A very successful Nationals!

US Nationals! I had high expectations for my racing, and for once in a blue moon, I actually met those expectations or possibly even exceeded them! After all, considering that I won both distance races of the series, what more could I ask for?

Leading a heat of the skate sprint. Photo: Christopher Schmidt

I arrived several days before the first race, ample time to reacquaint myself with the Michigan Tech ski trails. I’d raced on the trails before, in fact quite a few times – at my first Junior Nationals in 2006, as well as my first Senior Nationals in 2007, and subsequently at Senior Nationals in 2008 and 2015. I had spent the holidays at my parents’ new house in Bozeman with my immediate family and ample snow, and all of the ski world was a bit concerned as we headed towards Houghton, hearing that the snow was thin. Due to the great work of the volunteers with shoveling and raking and careful grooming, the trails were actually great, thin snow but fully covered and clean.  Which is exactly what we skiers want to see when we show up to a new venue – clean, dirt-free snow on which we can have fair competition and where we won’t be likely to scratch all our nicest race skis that we pull out. Thanks Houghton volunteers and race preparation crews!

So, after a few days of ski testing, low-key distance workouts and a few quick speed workouts to wake up for racing, we reached the first race day – 10k individual start classic.

Did I think I could make the podium in the 10k? Yes, absolutely, if I could nail my race-day preparations and ski my best. I had plenty of doubts though, all the way through my warm-up, but I kept my confidence, tested my skis calmly, and once the race started everything pulled together nicely.  Oh and I had a little pre-race confidence boost (if he can do it, I can do it) combined with increased pressure (yikes those are high standards to live up to) when my brother Scott won the 15k classic men’s race early in the day.  Racing my 10k, I felt strong, I was able to hammer each uphill and rest adequately on the downhills to be able to do the same thing on the next hill. My skis were excellent, fast and with great kick thanks to my wax techs Nick Brown and Ollie Burruss, and I had enough energy to make my strides powerful and effective.

At the beginning of the 2nd 5k lap, I had heard coaches yelling splits that had me leading the race, including back-splits that I was leading even including the women who had started after me.  However, as I continued around the loop towards the finish, people were cheering but no longer giving me numerical information. “Go, Caitlin, this is for the win!” could mean that I’m ahead, or it could mean that every second counts and a bunch of us are very close and whomever finishes strongest will win. I had an idea that the nature of the cheering meant that things were going well, but you can never be quite sure, so I powered through the end of the course with everything I had. As it turned out I won the race by 36 seconds, followed by my teammate Kaitlynn Miller in 2nd with an awesome race of her own.  This was my first National title (including Junior Nationals and NCAA Nationals, I never did win either of those) and it felt great, making all the hard work I put in this year worth it, and boosting my confidence going forward with the season!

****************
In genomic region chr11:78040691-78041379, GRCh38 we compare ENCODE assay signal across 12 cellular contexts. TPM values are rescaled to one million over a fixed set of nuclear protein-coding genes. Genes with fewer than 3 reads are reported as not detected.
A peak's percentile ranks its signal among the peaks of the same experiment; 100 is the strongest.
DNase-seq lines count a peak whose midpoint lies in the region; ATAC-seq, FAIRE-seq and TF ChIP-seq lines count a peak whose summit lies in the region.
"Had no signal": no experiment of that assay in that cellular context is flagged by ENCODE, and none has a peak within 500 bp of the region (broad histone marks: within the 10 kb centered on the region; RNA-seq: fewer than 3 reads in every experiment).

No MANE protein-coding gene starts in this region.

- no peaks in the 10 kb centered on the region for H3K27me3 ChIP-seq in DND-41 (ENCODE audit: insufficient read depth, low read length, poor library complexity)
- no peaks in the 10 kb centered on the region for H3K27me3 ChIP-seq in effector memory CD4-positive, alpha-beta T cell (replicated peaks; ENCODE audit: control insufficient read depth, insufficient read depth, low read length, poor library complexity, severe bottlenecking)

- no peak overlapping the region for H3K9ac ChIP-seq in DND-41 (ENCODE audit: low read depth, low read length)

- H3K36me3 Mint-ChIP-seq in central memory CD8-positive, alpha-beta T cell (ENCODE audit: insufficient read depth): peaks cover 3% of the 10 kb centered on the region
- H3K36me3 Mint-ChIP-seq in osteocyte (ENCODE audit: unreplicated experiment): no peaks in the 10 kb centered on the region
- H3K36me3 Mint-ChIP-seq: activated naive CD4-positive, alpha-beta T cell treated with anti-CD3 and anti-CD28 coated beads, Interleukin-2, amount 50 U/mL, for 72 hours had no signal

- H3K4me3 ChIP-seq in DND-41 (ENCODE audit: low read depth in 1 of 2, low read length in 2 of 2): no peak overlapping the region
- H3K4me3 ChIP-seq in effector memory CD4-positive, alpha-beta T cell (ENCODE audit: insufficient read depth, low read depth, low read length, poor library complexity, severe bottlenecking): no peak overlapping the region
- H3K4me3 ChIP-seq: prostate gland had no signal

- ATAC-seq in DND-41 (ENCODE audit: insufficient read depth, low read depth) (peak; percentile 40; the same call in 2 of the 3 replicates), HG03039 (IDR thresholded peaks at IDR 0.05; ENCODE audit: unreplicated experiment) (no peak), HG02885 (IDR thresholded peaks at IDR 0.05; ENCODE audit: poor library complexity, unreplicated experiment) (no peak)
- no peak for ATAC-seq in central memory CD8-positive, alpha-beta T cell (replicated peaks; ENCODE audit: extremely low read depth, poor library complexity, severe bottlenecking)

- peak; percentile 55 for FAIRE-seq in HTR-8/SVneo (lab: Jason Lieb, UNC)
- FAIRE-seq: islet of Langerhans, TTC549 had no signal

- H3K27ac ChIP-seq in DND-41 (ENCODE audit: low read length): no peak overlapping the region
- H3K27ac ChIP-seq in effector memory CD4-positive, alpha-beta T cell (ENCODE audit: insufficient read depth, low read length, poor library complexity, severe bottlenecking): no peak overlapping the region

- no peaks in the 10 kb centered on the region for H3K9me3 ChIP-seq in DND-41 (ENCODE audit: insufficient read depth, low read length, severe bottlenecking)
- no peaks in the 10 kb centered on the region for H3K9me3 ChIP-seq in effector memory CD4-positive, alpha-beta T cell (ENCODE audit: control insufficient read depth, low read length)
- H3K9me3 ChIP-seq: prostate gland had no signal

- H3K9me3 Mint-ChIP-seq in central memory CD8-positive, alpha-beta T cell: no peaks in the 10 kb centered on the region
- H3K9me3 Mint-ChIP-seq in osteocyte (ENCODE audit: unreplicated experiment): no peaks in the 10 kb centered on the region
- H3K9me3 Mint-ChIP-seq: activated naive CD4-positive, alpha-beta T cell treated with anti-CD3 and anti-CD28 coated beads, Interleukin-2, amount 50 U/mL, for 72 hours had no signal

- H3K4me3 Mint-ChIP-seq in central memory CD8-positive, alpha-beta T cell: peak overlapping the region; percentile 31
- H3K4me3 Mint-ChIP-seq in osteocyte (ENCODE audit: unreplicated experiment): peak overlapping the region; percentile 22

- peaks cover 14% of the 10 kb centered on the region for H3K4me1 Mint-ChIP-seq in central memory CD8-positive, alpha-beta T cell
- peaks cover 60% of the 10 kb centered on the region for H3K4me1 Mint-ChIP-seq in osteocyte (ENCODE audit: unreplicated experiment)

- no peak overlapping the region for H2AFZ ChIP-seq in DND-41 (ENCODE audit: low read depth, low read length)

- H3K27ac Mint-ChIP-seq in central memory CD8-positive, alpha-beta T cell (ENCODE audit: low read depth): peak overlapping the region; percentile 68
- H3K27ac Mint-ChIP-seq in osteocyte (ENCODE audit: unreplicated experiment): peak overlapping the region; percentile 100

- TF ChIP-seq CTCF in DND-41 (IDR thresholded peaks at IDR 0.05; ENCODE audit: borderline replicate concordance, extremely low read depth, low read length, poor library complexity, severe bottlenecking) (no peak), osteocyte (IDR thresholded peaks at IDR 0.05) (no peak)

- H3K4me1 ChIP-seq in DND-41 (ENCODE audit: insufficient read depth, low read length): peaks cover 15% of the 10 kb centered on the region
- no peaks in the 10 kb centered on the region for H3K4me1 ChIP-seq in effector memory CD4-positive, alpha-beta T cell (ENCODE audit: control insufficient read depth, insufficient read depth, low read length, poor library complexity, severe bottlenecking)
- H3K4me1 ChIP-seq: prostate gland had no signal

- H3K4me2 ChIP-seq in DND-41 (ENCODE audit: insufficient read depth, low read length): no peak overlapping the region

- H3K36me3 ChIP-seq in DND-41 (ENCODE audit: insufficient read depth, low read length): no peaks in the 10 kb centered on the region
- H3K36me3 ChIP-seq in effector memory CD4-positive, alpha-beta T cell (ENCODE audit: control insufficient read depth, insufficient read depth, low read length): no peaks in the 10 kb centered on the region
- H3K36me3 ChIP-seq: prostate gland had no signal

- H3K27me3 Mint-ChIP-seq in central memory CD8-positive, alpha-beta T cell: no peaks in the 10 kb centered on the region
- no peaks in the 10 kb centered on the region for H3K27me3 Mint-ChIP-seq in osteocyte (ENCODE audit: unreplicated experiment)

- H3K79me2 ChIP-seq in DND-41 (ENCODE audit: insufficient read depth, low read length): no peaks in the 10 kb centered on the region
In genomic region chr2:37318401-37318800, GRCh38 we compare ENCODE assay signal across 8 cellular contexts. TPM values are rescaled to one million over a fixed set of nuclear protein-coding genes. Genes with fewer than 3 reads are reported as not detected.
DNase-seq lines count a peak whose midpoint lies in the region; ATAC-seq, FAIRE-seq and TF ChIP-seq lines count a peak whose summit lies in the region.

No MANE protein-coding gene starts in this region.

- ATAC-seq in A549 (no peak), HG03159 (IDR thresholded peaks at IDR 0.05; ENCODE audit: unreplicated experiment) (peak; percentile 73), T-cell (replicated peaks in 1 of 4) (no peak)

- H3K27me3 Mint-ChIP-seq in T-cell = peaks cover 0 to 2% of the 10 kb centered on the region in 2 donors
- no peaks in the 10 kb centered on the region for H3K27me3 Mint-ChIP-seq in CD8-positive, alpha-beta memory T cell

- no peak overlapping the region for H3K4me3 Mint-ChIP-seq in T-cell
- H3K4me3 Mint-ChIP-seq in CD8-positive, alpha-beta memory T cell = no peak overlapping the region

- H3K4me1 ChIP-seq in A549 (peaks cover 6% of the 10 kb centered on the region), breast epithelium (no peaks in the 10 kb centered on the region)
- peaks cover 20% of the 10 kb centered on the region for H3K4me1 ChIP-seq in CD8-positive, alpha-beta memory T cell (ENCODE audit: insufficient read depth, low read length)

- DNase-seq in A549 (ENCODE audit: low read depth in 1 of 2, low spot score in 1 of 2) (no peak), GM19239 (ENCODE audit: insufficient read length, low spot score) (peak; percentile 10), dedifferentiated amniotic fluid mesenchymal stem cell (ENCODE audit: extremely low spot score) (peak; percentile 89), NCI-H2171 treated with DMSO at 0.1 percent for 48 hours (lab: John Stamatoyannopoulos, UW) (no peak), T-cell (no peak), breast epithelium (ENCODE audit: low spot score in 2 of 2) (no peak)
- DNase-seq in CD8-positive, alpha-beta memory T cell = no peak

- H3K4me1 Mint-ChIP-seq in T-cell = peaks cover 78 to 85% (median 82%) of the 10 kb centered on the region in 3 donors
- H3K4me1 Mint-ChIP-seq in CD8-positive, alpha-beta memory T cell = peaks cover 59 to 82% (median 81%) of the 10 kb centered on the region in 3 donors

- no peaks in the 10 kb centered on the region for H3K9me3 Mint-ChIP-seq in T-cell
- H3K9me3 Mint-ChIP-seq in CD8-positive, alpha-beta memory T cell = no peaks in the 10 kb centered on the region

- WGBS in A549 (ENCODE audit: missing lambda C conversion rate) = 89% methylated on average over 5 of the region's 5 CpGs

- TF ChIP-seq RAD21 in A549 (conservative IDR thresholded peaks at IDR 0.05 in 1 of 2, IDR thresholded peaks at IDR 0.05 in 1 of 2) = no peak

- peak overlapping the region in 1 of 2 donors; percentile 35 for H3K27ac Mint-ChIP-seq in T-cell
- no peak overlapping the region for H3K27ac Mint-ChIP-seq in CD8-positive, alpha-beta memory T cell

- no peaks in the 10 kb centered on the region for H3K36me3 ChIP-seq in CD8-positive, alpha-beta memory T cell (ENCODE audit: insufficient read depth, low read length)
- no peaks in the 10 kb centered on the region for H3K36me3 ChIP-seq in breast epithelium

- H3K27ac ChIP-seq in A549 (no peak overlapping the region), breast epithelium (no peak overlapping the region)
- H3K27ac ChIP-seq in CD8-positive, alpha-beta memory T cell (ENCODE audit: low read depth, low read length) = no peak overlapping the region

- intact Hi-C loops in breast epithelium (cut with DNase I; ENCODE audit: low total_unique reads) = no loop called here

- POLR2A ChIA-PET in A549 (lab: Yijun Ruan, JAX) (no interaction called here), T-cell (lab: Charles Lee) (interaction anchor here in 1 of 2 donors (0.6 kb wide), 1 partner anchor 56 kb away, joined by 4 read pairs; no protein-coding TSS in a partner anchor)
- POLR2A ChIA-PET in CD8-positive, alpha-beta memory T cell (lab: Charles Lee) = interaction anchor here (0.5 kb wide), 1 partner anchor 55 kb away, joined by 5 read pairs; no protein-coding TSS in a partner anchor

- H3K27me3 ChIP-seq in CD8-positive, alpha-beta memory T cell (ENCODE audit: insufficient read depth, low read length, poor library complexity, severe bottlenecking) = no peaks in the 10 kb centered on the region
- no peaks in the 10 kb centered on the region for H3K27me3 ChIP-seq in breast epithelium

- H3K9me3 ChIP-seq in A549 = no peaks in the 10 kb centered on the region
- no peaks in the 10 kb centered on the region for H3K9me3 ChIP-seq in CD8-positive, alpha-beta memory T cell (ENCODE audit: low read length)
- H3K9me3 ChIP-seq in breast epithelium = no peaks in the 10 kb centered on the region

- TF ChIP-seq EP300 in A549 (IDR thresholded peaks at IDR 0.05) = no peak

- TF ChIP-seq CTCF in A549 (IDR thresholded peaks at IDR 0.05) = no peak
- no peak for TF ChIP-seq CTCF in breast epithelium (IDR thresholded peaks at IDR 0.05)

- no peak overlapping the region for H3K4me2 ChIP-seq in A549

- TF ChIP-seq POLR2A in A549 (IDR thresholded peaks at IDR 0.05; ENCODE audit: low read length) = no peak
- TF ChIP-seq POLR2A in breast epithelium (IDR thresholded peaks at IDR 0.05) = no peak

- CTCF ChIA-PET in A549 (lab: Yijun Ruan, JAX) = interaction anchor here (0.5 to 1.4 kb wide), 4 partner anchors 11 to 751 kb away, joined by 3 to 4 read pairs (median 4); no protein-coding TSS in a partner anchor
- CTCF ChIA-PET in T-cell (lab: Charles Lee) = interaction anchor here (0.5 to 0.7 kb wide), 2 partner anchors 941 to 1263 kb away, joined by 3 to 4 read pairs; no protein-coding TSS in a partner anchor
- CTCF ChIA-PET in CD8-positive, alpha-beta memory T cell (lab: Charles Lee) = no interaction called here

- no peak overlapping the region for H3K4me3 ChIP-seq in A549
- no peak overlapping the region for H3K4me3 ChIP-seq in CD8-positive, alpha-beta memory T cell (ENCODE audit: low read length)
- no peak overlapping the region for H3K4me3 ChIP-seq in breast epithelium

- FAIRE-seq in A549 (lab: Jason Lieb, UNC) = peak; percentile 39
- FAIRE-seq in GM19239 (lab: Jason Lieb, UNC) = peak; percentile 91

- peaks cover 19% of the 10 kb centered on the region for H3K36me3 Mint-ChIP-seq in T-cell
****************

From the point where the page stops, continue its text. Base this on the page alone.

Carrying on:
Powering up a hill during the 10k classic. Photo: Christopher Schmidt

In the next day’s skate sprint, I used that confidence to ski well throughout the qualifier and early heats, earn a spot in the A-final, and finish 3rd place! My first Nationals sprint podium! This race wasn’t without its flaws, I felt that my jump-skate was decidedly sub-par, but I skied well enough on the rest of the course to be in contention, falling slightly behind Jennie Bender and Annie Hart in their furious sprint down the finishing stretch, but holding my own in 3rd.

Sharing the podium, all smiles, myself on the right with Jennie Bender (1st) and Annie Hart (2nd) after the skate sprint